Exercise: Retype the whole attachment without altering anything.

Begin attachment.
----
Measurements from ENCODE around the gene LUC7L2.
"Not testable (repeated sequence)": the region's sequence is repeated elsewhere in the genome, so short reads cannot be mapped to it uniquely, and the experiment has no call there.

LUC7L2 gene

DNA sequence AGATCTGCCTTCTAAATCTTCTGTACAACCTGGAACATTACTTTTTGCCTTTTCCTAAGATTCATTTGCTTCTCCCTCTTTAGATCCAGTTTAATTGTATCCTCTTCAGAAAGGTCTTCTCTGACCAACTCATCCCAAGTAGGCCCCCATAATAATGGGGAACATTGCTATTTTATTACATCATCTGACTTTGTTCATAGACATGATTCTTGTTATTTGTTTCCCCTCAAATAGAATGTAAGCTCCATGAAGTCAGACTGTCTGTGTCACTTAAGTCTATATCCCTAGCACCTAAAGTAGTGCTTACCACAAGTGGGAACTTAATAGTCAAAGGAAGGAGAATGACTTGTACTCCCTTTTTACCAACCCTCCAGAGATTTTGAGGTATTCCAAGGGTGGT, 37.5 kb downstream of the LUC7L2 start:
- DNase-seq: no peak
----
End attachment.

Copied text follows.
Measurements from ENCODE around the gene LUC7L2.
"Not testable (repeated sequence)": the region's sequence is repeated elsewhere in the genome, so short reads cannot be mapped to it uniquely, and the experiment has no call there.

LUC7L2 gene

DNA sequence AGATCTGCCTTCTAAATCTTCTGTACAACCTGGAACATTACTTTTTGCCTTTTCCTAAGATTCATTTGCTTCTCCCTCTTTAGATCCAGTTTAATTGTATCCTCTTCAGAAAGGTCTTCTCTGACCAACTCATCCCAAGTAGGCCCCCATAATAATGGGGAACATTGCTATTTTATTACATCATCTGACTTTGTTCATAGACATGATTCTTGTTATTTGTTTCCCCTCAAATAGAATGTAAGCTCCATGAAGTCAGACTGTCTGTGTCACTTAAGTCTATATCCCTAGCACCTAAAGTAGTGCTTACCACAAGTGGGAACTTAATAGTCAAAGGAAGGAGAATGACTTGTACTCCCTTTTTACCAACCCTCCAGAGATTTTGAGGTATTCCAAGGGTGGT, 37.5 kb downstream of the LUC7L2 start:
- DNase-seq: no peak